A former Daystar Television Network employee has filed a sexual harassment suit against the Christian network, alleging Vice President Joni Lamb's father of touching her inappropriately and initiating unwanted sexual talk.
In a suit filed Wednesday, Jennifer Falcon alleges sexual harassment by then Daystar Administrative Manager of Special Projects Bill Trammell, who is the father-in-law of Daystar co-founder Marcus Lamb.
Other claims put forth by the suit include disparate treatment based on gender discrimination, defamation, slander and libel.
According to the suit, Falcon, claims Trammell would ask her to come into his office for what he referred to as "Quiet Time.
"Mr. Trammell would make Plaintiff hug him tightly for long periods of time. He would often put his hands very close to Plaintiff's breasts or buttocks during these extended touchings. On more than two occasions, Mr. Trammell told Plaintiff to sit on his lap," the suit alleges.
She also claims that he asked to be a "husband" to her until she found one and would often talk about "sexual things" during work.
On Dec. 8, 2009, Falcon said she was sick and Trammell visited to bring her soup despite her refusal for him to come, according to her complaint. When his wife called, Trammell lied about his whereabouts. He was confronted by his wife and Joni Lamb later that day and the very next day, Joni Lamb demoted Falcon, the plaintiff claims.
About two months later, on January 31, 2010, Falcon said her pay was reduced despite having received an "outstanding" performance review two weeks earlier. Then on February 11, 2010, she was fired after nine years at the company.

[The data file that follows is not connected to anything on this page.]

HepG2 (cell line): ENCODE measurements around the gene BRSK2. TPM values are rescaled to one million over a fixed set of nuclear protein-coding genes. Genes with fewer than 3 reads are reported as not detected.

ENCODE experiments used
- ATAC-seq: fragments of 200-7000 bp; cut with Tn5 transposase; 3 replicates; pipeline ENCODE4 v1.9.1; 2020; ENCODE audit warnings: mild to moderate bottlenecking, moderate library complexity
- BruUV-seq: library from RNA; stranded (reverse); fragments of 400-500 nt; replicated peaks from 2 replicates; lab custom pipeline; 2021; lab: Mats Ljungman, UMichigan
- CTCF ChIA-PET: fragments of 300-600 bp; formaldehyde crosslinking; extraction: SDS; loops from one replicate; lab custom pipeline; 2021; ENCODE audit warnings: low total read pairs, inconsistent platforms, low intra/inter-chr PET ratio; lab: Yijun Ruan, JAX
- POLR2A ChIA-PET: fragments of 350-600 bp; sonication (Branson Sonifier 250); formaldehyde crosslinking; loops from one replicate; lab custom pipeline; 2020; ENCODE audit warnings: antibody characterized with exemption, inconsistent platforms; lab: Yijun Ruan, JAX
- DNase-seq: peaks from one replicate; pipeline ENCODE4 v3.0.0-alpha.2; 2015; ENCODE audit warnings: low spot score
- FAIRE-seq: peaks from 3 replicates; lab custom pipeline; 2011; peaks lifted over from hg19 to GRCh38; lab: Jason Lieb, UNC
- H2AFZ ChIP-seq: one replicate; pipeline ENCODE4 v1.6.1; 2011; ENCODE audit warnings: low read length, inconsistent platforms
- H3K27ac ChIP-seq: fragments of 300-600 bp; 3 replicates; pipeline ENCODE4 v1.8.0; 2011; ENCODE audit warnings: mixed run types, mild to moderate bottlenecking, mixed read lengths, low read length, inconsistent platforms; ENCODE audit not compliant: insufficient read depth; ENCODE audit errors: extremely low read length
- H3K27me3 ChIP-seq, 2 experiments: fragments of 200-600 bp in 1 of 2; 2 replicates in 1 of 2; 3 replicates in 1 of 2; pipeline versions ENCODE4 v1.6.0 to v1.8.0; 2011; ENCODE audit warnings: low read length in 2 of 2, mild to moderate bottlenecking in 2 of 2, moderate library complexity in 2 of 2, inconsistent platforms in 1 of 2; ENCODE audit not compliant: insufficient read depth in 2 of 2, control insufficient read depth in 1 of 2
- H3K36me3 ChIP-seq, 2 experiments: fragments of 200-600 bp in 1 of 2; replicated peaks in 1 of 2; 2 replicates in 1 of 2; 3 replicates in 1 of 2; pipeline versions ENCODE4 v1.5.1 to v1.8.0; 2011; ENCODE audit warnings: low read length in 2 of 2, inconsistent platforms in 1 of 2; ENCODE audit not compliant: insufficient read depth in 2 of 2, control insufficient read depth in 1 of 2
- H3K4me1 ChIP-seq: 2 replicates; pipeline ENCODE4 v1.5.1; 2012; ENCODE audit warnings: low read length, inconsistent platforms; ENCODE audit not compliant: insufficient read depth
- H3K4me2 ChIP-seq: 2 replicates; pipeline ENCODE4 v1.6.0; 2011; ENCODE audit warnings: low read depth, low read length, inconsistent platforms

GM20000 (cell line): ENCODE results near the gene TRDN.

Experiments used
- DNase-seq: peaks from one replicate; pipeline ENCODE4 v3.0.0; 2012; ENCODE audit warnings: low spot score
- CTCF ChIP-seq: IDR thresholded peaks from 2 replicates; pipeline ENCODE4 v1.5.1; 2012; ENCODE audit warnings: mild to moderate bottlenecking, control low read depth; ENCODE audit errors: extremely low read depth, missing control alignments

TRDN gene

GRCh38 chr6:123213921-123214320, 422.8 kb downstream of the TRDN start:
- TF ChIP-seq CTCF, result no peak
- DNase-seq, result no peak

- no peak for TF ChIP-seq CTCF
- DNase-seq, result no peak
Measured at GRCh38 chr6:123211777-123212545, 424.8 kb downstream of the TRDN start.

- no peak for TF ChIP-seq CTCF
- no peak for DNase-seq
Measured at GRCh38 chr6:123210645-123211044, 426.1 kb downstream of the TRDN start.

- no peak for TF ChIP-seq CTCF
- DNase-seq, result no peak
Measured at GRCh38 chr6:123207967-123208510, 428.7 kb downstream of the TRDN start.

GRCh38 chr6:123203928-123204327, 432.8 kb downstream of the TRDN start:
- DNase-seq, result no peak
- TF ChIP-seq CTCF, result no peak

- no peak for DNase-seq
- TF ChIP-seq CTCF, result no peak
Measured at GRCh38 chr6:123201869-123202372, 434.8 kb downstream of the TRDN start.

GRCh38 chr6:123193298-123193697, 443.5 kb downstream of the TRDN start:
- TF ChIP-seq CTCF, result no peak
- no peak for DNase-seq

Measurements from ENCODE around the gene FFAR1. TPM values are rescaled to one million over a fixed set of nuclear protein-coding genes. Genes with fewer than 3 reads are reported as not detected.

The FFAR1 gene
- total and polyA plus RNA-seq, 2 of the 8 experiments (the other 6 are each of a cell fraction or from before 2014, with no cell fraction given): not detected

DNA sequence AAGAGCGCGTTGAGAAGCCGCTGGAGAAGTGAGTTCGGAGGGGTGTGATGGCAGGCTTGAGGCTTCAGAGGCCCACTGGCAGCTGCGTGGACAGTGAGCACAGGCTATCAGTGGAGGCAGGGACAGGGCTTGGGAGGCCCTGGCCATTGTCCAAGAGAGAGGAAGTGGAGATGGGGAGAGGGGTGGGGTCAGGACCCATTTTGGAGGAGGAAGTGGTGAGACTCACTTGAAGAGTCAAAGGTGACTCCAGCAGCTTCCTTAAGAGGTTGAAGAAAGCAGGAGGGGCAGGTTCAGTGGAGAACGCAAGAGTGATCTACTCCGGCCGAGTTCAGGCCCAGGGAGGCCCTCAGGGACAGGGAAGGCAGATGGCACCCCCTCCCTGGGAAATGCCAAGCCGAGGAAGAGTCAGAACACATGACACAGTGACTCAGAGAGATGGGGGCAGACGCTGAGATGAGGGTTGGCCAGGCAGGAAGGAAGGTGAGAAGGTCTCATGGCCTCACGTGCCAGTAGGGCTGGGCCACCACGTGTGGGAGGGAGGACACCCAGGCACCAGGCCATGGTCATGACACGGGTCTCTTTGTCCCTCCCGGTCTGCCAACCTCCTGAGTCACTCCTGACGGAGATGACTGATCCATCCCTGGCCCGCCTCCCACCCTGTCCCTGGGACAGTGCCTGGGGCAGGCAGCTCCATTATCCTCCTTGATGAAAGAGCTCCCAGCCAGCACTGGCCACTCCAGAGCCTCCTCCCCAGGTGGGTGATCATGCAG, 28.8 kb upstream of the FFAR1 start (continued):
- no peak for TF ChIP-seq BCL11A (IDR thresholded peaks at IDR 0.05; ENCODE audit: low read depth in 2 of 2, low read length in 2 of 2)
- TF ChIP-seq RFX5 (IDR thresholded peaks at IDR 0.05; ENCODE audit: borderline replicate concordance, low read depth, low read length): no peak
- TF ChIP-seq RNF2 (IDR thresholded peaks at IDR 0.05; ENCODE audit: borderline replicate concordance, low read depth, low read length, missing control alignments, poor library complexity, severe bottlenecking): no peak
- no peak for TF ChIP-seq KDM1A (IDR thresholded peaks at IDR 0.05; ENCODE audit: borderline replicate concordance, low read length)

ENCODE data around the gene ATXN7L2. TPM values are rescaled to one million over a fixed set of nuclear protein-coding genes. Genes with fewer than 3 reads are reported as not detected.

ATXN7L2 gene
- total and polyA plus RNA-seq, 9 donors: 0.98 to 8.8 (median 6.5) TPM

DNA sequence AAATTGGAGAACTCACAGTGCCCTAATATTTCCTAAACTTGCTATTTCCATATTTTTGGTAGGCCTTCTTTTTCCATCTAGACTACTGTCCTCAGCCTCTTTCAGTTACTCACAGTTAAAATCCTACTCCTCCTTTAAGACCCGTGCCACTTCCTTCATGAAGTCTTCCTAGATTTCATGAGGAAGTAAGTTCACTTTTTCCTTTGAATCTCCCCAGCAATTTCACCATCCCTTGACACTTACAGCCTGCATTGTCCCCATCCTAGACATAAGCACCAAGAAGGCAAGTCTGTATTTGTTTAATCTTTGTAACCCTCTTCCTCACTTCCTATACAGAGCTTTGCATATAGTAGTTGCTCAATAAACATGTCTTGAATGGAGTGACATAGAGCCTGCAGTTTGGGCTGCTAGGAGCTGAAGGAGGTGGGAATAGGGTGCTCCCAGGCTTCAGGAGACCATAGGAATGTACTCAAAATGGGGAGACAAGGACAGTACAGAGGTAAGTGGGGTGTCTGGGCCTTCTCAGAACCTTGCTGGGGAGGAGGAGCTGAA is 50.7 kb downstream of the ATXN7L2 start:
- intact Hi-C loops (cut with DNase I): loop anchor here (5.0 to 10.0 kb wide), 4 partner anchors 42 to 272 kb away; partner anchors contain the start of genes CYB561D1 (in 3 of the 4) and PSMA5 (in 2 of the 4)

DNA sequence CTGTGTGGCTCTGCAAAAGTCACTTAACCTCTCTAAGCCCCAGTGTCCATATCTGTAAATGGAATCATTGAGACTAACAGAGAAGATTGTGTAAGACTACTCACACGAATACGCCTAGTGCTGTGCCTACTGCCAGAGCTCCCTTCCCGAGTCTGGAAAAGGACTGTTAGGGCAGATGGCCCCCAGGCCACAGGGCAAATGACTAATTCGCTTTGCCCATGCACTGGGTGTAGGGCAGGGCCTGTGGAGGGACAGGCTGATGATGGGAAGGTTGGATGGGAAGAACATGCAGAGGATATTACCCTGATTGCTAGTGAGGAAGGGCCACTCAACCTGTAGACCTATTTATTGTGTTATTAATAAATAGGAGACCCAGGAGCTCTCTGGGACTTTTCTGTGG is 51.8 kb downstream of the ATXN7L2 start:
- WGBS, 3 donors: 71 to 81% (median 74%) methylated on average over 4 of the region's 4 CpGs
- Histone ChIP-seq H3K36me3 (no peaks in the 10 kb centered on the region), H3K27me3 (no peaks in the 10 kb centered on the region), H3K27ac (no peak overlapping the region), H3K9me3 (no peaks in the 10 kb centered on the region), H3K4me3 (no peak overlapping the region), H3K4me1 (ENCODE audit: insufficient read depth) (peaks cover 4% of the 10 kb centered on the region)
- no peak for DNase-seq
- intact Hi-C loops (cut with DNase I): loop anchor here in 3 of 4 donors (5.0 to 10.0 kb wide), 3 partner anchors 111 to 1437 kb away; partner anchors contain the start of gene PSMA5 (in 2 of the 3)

Trammell, by contrast, receive a pay raised later that year and faced no disciplinary action.
The single mother said she did not report the sexual harassment earlier because she was a single mother and couldn't afford to lose her job.
Falcon is one of the three former employees whom Daystar claims tried to profit from Marcus Lamb's extramarital affair to sue the network. Her suit is the second civil lawsuit against the evangelical Christian network, after Jeanette Hawkins filed the first suit in December.
According to the Feb. 16 complaint, Falcon also accuses the Lambs of making defamatory statements against her on television. During the network's Celebration episode on November 30, 2010, Marcus Lamb admitted to an affair and claimed that he decided to go public with the story since three persons were attempting to extort them for millions.
Nearly two weeks prior to their television appearance, according to Falcon's suit, the Lambs were notified by Hawkins and Falcon's lawyer, James Fisher, of the pending lawsuits. She said the couple spoke of the three persons on television knowing that her name was already on court documents.
Falcon is asking for a trial by jury, back pay, compensatory damages, punitive and exemplary damages and attorney fees.
Daystar denied any wrongdoing in a statement responding to Falcon's lawsuit.
"Daystar lawyers are in receipt of and have reviewed the petition and vigorously deny these outrageous allegations," the network stated.
"Further, any and all employment claims by the plaintiff are barred by an enforceable termination release agreement, which she voluntarily signed and for which she gladly received benefit."
Larry Ross, a public relations executive who represents Daystar, said the filing of the lawsuit appeared to be timed to "defame" the network during its on-air fundraising campaign, "Sharaton," the Dallas Morning News reported.
Following Hawkins' suit, Daystar countersued contending that former employees are trying to "injure the reputation and business interests of Daystar." The Dallas-based network also took their charges of extortion against the three individuals to the police.
But in December, Dallas-area police dropped the investigation into the allegations made by Marcus and Joni Lamb, concluding no any unlawful activity took place.
Falcon's case was filed in the U.S. District Court for the Northern District of Texas.